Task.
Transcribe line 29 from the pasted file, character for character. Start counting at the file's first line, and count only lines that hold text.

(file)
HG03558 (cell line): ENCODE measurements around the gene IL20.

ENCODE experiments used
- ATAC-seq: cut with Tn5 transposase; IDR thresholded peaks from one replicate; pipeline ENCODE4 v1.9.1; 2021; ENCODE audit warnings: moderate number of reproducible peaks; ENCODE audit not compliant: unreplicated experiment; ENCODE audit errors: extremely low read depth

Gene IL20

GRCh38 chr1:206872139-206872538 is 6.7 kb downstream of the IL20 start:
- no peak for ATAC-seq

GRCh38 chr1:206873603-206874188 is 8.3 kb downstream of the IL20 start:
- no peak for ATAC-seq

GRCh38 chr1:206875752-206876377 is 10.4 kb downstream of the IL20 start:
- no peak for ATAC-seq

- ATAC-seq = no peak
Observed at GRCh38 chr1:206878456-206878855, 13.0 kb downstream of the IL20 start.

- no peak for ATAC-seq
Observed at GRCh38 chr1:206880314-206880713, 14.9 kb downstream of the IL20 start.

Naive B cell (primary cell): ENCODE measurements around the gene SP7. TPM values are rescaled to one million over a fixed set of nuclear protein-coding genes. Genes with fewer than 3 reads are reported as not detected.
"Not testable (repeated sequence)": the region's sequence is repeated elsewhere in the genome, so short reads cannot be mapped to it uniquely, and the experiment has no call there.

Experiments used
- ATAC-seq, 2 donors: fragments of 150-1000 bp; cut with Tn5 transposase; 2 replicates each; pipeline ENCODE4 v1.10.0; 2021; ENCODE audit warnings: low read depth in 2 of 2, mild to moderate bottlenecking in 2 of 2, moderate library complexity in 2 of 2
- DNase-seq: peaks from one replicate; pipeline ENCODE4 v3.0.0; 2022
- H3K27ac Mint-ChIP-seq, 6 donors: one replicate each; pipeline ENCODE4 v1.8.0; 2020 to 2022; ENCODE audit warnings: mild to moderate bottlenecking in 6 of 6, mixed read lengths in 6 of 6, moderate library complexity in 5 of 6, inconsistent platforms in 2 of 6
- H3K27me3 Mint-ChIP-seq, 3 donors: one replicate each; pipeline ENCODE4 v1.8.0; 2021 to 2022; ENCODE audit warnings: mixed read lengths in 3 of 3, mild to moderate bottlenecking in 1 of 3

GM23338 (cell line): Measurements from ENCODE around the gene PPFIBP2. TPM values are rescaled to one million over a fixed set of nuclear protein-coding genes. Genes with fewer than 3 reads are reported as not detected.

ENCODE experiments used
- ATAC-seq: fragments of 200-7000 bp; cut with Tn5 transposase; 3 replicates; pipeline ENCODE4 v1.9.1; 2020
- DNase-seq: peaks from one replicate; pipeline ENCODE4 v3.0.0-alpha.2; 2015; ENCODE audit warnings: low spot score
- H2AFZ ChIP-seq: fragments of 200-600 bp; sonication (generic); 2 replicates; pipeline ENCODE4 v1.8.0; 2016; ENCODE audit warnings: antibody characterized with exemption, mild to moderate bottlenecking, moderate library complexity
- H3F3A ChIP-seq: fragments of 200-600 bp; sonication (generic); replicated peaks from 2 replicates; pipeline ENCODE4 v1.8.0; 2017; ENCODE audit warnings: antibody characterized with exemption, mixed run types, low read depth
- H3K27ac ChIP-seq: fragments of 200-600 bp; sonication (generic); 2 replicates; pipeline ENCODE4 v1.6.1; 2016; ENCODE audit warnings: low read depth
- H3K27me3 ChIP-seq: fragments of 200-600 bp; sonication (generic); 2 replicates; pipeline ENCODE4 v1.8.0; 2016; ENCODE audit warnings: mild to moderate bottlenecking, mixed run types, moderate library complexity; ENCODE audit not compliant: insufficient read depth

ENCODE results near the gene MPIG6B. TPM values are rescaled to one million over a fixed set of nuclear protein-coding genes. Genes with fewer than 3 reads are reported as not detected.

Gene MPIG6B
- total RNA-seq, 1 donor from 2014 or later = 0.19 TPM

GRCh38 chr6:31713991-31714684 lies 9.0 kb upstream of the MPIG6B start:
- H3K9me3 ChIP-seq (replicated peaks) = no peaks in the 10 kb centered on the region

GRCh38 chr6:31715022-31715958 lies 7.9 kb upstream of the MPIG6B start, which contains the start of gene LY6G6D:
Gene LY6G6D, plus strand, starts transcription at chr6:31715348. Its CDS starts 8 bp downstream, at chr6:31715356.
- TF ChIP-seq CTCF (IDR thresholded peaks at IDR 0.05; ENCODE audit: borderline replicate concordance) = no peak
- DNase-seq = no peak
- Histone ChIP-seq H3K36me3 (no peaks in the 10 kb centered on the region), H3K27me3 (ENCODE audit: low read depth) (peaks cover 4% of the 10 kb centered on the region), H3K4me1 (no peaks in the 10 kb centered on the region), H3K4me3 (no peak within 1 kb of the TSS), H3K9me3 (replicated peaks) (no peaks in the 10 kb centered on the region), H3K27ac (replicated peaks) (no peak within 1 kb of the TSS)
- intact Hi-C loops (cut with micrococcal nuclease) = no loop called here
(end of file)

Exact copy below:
- H3K27me3 ChIP-seq: fragments of 200-600 bp; sonication (generic); 2 replicates; pipeline ENCODE4 v1.8.0; 2016; ENCODE audit warnings: mild to moderate bottlenecking, mixed run types, moderate library complexity; ENCODE audit not compliant: insufficient read depth